Discussions

News: Intel and HP Back Open Source Version of .NET

  1. Computing heavyweights Intel and Hewlett-Packard said Monday they will lend support to an effort to create an open-source version of Microsoft's .NET initiative, called Mono, which aims to aims to develop a version of the .NET programming environment that runs on Linux and UNIX. If this project is successful, J2EE will lose the cross-platform advantage it always had over .NET.

    Read more at
    Open-source competition for Microsoft's .NET

    What is HP doing? HP is support J2EE by releasing free J2EE Application Server to J2EE 1.3 supporting server to developers, at the same time, the company also plans to support .NET initiative?

    How will "Mono" really affect J2EE vs. .NET marketshare?

    Threaded Messages (32)

  2. It makes perfect sense for HP to back this initiative. Mono would allow .NET projects to choose unix-based HP servers instead of only sticking to WinTel. Their decision makes good business sense - I don't think it in any way reflects a dropping commitement to J2EE on HP's part.

    They have invested a lot of time and effort into completely re-writing their new HP-AS J2EE 1.3 server from scratch.

    Floyd
  3. There's also the question of how portable .NET applications really will be.

    The basic .NET infrastructure of the CLR is not all of the picture. There are also the supporting class libraries and services, many of which Microsoft delivers as part of Windows, not .NET. Unless these classes and services are also ported, then very few .NET applications will really be truly run-anywhere.

    I'm very much in the "wait-and-see" camp on this issue.
  4. Robert - quite.

    The class libraries do form quite a substantial part of the offering. Which, if any, they choose to implement independently will determine portability. For web apps, luckily alot of the classes are irrelevent, but nonetheless you will need some ADO, Response & Request stuff at the very least.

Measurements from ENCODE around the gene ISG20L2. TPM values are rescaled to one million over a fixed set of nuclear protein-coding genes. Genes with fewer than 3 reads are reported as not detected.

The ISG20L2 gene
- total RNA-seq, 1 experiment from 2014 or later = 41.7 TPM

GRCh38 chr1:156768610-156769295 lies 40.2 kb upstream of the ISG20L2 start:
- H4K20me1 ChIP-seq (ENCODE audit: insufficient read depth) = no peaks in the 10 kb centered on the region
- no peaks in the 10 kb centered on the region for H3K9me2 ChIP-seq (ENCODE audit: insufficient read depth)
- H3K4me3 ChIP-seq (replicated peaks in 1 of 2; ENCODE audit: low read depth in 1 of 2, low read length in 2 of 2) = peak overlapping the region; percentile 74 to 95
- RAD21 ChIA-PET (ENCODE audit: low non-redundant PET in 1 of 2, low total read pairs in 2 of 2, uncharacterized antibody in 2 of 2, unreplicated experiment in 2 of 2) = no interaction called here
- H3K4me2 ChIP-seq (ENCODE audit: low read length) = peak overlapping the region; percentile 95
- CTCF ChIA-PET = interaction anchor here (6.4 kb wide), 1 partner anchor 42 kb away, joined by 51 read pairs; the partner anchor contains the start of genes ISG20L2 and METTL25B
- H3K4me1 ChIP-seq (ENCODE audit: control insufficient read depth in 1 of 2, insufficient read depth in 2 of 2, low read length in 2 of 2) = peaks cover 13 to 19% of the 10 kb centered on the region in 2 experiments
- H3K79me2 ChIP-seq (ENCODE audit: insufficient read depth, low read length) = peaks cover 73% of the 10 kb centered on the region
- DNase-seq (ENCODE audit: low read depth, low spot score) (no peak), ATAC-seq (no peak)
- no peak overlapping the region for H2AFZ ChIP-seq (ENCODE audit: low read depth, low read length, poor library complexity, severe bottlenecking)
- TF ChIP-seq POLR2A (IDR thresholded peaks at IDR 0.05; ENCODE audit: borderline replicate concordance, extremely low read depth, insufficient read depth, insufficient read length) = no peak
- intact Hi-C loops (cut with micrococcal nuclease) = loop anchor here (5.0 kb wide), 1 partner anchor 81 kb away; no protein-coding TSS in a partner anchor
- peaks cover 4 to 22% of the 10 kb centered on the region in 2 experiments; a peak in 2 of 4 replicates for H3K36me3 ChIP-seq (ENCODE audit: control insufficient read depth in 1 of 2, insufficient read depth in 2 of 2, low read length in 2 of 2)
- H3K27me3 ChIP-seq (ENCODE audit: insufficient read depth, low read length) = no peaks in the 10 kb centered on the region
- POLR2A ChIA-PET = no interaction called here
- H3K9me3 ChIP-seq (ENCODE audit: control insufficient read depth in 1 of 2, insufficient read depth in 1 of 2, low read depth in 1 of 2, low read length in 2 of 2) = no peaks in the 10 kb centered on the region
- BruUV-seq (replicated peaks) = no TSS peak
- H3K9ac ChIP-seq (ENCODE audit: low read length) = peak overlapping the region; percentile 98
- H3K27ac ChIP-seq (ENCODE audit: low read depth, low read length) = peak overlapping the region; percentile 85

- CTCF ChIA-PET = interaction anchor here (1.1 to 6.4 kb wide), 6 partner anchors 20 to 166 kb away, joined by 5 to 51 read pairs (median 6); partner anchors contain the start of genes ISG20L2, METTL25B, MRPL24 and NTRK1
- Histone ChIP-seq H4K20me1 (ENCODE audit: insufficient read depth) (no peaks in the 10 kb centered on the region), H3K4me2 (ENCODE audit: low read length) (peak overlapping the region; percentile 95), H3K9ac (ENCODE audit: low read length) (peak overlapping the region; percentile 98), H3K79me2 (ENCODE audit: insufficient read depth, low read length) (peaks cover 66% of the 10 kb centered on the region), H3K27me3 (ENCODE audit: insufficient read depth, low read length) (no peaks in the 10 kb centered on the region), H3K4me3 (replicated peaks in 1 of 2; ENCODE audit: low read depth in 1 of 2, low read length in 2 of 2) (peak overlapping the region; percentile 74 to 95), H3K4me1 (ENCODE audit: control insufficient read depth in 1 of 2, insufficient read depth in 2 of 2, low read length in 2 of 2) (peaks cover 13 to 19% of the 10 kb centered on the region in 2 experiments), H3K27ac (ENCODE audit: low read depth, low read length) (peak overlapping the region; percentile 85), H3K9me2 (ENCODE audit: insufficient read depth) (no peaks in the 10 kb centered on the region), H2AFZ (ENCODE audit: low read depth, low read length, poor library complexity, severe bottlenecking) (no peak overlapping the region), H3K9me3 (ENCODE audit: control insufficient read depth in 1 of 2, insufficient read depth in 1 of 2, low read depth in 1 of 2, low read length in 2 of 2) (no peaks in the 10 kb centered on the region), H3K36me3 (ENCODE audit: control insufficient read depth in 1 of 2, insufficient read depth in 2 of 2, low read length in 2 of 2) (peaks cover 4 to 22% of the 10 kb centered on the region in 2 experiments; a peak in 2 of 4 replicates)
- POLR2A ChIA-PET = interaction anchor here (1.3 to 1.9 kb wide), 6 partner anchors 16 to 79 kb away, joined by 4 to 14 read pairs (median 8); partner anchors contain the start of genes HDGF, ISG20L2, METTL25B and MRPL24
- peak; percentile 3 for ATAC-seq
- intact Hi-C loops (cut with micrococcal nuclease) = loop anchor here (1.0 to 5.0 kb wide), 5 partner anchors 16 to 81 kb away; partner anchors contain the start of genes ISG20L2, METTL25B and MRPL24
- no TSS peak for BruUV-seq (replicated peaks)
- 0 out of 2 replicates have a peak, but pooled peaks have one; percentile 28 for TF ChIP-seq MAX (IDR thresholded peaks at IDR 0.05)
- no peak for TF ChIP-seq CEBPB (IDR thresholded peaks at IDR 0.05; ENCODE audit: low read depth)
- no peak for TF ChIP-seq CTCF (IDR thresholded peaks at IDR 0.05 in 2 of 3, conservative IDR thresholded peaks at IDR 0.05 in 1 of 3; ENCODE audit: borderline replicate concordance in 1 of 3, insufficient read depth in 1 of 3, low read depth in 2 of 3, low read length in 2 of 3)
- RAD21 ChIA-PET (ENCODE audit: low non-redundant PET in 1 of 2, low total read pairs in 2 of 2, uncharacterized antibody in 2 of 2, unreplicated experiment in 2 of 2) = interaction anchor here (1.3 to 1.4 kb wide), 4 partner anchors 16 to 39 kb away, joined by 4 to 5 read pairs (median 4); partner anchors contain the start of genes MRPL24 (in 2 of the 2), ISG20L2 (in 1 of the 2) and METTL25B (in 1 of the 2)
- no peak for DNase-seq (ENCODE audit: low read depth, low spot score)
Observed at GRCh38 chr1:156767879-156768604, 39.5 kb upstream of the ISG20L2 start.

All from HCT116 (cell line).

The other hurdle is the db - if you want the elegent MS dev environment through and through, the natural data source is SQL Server. To then deploy on UNIX, you'd probably want to retain SQL Server as the DB. So the partnership of UNIX middle tier and SQL Server backend partnership would need firming up.
  5. I think it's great when there is an OpenSource .NET. One more plattform to choose for your projects. As .NEt is more or less a Java clone (with some nice enhancements), there is no steep learning curve for us.

    But, there are two problems:
    1.) Will there be WORA like in J2EE ? I believe this, when I see certification tests. I have doubts about the effort to reimplement the APIs, it's always difficult to code behind Microsoft.

    2.) There might be patent issues hanging around. MS could probably stop OS .NET any minute, if it's starting to become a threat and myServices doesn't pay the rent. They stopped OpenMail from HP, because it was a threat to Exchange.

    3.) Ximian products are not always very stable.

    bye
    -stephan
  6. Learning C# is quite straightforward, if you are comfortable with java. .NET is more like learning J2EE. There is little common ground here apart from what they are trying to achieve.

    Quentin
  7. strong the force that lies in this competition is. good the competition for both sides will be.
  8. Right on target, Robert! .NET is tightly integrated to the Microsoft OS it runs on. Just getting a CLR port does not do it, they will have to code a lot of "overhead" to emulate/simulate those Microsoft services.

    Nobody has come up with a commercially succesful COM/DCOM/COM+ framework on Unix just because of that. Does Intel and HP know better? We'll see.
  9. ".NET is tightly integrated to the Microsoft OS it runs on. Just getting a CLR port does not do it..."

    Why do you think .NET is integrated to Windows? By .NET in this case, are you talking about ASP.NET?

    "Nobody has come up with a commercially succesful COM/DCOM/COM+ framework on Unix just because of that."

    Native .NET applications do not use COM to communicate with each other.. that's the point. The CLR provides a much simpler substrate for interfaces and common data types. The CLR will also allow communication with "legacy" COM objects.
  10. MSoft has no reason to ever want support from another OS. And they have shown again and again they will sow FUD, and do not care. Windows XP is acually amazingly solid. Its really simple to install and doesn't crash every 5 minutes. 3GHz PC's will be out this year. MSoft has no reason to want to run under Unix. Most apps will run on wnidows platforms now.

    The Unix vendors, on the other hand, are all wetting themselves. And Linux has to fight hard (even harder now XP is out) to come out and be used on the corporate desktop.